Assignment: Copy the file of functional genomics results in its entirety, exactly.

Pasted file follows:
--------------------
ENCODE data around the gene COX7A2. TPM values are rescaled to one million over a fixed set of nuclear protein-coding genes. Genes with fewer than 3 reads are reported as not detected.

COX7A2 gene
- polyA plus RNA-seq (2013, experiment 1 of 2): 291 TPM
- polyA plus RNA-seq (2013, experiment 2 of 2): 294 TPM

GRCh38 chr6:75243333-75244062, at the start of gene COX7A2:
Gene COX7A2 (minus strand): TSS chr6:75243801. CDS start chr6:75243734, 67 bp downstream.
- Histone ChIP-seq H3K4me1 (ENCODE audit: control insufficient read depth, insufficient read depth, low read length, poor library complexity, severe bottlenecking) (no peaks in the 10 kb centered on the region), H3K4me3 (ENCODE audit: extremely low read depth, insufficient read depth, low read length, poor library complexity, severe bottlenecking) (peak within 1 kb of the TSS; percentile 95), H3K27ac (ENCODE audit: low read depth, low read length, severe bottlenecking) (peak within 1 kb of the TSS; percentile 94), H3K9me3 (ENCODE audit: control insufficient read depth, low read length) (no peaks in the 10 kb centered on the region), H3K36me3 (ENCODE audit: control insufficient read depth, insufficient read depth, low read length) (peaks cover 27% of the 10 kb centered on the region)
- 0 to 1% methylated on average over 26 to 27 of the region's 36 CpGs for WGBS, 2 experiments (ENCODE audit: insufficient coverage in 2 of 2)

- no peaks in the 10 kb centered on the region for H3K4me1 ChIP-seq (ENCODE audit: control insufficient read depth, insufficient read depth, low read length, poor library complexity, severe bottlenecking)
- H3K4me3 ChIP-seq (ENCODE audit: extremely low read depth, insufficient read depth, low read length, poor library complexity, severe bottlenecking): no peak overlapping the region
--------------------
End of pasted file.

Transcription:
ENCODE data around the gene COX7A2. TPM values are rescaled to one million over a fixed set of nuclear protein-coding genes. Genes with fewer than 3 reads are reported as not detected.

COX7A2 gene
- polyA plus RNA-seq (2013, experiment 1 of 2): 291 TPM
- polyA plus RNA-seq (2013, experiment 2 of 2): 294 TPM

GRCh38 chr6:75243333-75244062, at the start of gene COX7A2:
Gene COX7A2 (minus strand): TSS chr6:75243801. CDS start chr6:75243734, 67 bp downstream.
- Histone ChIP-seq H3K4me1 (ENCODE audit: control insufficient read depth, insufficient read depth, low read length, poor library complexity, severe bottlenecking) (no peaks in the 10 kb centered on the region), H3K4me3 (ENCODE audit: extremely low read depth, insufficient read depth, low read length, poor library complexity, severe bottlenecking) (peak within 1 kb of the TSS; percentile 95), H3K27ac (ENCODE audit: low read depth, low read length, severe bottlenecking) (peak within 1 kb of the TSS; percentile 94), H3K9me3 (ENCODE audit: control insufficient read depth, low read length) (no peaks in the 10 kb centered on the region), H3K36me3 (ENCODE audit: control insufficient read depth, insufficient read depth, low read length) (peaks cover 27% of the 10 kb centered on the region)
- 0 to 1% methylated on average over 26 to 27 of the region's 36 CpGs for WGBS, 2 experiments (ENCODE audit: insufficient coverage in 2 of 2)

- no peaks in the 10 kb centered on the region for H3K4me1 ChIP-seq (ENCODE audit: control insufficient read depth, insufficient read depth, low read length, poor library complexity, severe bottlenecking)
- H3K4me3 ChIP-seq (ENCODE audit: extremely low read depth, insufficient read depth, low read length, poor library complexity, severe bottlenecking): no peak overlapping the region